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Phishing, smishing and vishing - authorization fraud through social manipulation
Phishing, smishing and vishing - authorization fraud through social manipulation
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Written by Safello
Updated over a week ago

What is Phishing?

The most common type of fraudulent practice to steal data is phishing, where an email looks as if it comes from a trusted person or entity to lure you into clicking a link or downloading something in order to steal your passwords, for example.

Smishing, also known as SMS phishing, works like the above described scam and has the same goal but instead of a call or email you receive an SMS with a link.

Vishing, or voice phishing, involves scammers using phone calls to deceive and manipulate victims into revealing sensitive information or performing fraudulent actions.

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Common practices includes posing as trusted entities such as a bank, an electrical company or an authority and creating a sense of urgency - employing social engineering tactics to exploit human vulnerabilities.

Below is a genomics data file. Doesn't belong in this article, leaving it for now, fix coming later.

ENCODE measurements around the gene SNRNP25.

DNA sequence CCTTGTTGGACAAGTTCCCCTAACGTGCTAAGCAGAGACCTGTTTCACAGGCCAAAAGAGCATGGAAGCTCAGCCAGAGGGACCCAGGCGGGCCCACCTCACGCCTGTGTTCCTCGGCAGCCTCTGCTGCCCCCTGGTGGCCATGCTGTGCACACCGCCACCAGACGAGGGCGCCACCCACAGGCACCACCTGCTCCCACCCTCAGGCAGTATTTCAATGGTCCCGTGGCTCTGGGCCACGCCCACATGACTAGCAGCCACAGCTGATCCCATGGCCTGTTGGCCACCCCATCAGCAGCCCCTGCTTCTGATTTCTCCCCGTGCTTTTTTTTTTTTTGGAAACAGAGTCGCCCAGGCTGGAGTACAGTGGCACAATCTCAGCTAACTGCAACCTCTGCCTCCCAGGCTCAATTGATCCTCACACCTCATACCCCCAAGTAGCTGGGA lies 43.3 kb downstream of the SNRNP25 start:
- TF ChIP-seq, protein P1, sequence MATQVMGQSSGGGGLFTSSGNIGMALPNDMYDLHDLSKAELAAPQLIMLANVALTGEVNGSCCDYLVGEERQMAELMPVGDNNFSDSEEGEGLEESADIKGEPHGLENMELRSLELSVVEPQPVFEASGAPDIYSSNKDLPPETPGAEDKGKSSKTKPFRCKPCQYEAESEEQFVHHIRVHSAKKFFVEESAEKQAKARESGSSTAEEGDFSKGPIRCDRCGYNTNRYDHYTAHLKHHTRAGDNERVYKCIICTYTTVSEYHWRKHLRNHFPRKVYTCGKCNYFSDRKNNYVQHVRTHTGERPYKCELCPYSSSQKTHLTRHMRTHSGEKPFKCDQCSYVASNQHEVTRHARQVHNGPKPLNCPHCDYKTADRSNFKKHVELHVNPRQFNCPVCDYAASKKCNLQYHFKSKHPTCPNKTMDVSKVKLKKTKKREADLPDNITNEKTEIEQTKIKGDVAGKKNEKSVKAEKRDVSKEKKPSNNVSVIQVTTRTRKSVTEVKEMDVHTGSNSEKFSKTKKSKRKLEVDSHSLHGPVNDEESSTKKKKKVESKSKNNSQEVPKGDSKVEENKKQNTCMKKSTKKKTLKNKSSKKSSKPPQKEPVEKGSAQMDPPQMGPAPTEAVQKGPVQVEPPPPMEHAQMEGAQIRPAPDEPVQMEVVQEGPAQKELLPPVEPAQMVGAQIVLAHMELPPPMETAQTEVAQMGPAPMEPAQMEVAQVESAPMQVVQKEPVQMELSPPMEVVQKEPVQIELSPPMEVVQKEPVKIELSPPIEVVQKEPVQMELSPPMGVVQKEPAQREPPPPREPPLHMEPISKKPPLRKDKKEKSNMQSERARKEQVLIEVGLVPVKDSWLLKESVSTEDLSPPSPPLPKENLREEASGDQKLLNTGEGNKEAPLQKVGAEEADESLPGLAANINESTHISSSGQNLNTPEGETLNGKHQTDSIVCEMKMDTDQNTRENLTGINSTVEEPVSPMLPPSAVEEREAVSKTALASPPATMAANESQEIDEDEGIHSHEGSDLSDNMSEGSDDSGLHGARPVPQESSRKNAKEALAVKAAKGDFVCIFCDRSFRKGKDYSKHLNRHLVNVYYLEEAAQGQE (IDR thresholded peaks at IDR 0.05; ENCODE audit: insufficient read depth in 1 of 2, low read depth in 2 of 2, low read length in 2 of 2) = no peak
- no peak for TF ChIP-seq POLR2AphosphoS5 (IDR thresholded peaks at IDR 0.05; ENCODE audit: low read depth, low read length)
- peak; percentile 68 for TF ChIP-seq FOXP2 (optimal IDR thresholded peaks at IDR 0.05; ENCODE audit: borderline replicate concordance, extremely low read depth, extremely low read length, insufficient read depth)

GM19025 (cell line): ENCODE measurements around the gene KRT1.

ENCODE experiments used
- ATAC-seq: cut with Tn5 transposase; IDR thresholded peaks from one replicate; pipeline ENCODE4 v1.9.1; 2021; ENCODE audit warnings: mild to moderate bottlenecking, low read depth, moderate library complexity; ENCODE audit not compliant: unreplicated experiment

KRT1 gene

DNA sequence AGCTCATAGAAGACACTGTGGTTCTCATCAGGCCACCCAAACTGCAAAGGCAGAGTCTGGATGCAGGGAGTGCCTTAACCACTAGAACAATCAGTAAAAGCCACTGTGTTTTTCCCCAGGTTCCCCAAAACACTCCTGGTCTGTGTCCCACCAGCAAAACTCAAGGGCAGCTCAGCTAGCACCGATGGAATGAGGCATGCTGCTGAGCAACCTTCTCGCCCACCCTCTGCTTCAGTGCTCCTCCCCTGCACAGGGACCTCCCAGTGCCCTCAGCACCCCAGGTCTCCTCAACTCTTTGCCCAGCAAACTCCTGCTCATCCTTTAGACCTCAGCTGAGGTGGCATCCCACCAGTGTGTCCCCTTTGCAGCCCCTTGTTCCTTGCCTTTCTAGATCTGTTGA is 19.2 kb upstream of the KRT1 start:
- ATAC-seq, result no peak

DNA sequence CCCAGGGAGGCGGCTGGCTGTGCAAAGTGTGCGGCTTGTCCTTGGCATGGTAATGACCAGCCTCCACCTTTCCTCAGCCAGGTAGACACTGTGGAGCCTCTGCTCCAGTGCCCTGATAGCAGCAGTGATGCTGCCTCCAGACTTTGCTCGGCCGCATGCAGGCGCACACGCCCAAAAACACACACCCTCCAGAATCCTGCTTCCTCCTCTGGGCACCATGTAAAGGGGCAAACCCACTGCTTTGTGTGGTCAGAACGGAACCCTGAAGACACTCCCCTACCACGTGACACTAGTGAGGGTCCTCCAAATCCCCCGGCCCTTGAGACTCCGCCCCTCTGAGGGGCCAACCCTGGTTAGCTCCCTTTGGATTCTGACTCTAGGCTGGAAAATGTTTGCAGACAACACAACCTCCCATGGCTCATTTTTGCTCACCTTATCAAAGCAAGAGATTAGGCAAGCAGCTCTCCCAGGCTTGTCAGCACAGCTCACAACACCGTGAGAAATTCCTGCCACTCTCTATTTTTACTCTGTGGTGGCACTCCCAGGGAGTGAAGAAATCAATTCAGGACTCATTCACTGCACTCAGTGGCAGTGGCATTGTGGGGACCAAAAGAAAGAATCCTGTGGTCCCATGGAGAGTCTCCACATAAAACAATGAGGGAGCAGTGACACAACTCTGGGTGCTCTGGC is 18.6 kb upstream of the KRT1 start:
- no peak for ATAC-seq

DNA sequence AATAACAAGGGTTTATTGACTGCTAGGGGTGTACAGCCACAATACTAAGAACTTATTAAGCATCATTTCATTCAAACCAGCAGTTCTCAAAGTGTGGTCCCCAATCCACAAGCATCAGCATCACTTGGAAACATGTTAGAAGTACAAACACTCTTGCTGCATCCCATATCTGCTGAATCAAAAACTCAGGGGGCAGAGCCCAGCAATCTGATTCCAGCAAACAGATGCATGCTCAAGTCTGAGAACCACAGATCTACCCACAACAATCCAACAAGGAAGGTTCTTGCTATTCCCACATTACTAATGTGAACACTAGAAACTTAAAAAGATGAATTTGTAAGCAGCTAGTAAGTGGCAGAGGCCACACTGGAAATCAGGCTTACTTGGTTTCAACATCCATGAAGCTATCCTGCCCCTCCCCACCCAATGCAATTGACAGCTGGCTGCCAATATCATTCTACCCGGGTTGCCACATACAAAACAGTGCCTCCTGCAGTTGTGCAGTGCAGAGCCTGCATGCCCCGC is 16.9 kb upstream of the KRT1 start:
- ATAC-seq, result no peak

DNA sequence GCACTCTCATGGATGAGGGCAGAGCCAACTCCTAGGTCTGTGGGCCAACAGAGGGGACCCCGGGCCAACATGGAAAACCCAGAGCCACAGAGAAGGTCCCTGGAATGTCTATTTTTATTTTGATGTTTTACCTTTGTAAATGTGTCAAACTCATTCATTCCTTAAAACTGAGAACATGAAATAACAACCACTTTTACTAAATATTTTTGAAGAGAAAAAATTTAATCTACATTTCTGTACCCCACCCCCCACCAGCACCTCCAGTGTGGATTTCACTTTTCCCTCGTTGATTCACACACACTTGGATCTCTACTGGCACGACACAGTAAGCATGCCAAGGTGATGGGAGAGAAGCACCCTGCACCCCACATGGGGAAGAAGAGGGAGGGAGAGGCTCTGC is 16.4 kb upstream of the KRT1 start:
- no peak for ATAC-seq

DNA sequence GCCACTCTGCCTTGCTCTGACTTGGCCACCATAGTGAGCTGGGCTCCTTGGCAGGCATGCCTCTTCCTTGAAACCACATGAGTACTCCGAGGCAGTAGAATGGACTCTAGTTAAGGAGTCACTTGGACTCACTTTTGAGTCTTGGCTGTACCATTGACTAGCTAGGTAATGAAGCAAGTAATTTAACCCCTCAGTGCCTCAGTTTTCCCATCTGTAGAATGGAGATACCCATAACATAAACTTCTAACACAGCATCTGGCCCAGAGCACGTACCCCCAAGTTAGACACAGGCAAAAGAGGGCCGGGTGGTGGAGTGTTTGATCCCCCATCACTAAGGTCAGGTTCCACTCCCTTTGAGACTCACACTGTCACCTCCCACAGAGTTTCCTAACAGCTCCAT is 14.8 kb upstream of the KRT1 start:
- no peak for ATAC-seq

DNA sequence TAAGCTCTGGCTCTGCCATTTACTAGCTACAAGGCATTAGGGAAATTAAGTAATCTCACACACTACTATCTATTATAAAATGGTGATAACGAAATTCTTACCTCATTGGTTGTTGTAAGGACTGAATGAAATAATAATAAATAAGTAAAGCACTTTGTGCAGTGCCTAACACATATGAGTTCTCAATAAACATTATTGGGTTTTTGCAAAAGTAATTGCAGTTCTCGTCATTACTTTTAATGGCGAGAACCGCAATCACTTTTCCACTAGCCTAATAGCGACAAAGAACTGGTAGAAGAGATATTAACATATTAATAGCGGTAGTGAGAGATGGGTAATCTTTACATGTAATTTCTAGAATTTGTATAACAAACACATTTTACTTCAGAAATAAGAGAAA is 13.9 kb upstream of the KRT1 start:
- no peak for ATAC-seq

How to protect yourself

Be vigilant with your personal information:

  • Avoid sharing sensitive information like passwords, Social Security numbers, or financial details over the phone unless you initiated the call and verified the legitimacy of the recipient.

  • Be cautious when providing personal information on websites, ensuring they are secure (HTTPS) and legitimate.

  • Regularly review your financial statements and credit reports for any suspicious activities or discrepancies.

Strengthen your authentication practices:

  • Use strong, unique passwords for each online account and consider utilizing a password manager to generate and securely store them.

  • Enable multi-factor authentication (MFA) whenever possible, which adds an extra layer of security by requiring additional verification steps.

Be cautious of unsolicited communication:

  • Do not trust unsolicited phone calls, emails, or messages that request sensitive information or prompt you to take immediate action.

  • Independently verify the authenticity of the caller or sender by contacting the organization directly using official contact information.

Educate yourself and stay updated:

  • Stay informed about the latest scams and fraud techniques by regularly reading security blogs, news articles, and official announcements from trusted sources.

  • Be skeptical of unusual requests, especially those involving financial transactions or sharing personal information.

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